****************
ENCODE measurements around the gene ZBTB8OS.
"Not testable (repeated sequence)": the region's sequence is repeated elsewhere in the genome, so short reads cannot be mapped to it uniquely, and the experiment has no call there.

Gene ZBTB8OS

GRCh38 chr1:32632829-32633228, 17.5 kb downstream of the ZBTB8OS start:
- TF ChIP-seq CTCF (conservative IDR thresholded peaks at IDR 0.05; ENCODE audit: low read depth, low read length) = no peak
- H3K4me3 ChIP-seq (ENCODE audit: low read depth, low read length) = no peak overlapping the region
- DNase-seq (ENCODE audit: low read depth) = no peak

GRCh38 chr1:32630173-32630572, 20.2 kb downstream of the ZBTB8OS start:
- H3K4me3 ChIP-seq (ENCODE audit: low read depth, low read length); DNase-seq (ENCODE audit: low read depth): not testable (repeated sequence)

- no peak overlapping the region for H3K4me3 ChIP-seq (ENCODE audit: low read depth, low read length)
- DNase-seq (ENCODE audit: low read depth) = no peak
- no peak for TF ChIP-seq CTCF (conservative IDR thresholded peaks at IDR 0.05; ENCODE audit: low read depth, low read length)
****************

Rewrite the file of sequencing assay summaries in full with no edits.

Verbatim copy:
ENCODE measurements around the gene ZBTB8OS.
"Not testable (repeated sequence)": the region's sequence is repeated elsewhere in the genome, so short reads cannot be mapped to it uniquely, and the experiment has no call there.

Gene ZBTB8OS

GRCh38 chr1:32632829-32633228, 17.5 kb downstream of the ZBTB8OS start:
- TF ChIP-seq CTCF (conservative IDR thresholded peaks at IDR 0.05; ENCODE audit: low read depth, low read length) = no peak
- H3K4me3 ChIP-seq (ENCODE audit: low read depth, low read length) = no peak overlapping the region
- DNase-seq (ENCODE audit: low read depth) = no peak

GRCh38 chr1:32630173-32630572, 20.2 kb downstream of the ZBTB8OS start:
- H3K4me3 ChIP-seq (ENCODE audit: low read depth, low read length); DNase-seq (ENCODE audit: low read depth): not testable (repeated sequence)

- no peak overlapping the region for H3K4me3 ChIP-seq (ENCODE audit: low read depth, low read length)
- DNase-seq (ENCODE audit: low read depth) = no peak
- no peak for TF ChIP-seq CTCF (conservative IDR thresholded peaks at IDR 0.05; ENCODE audit: low read depth, low read length)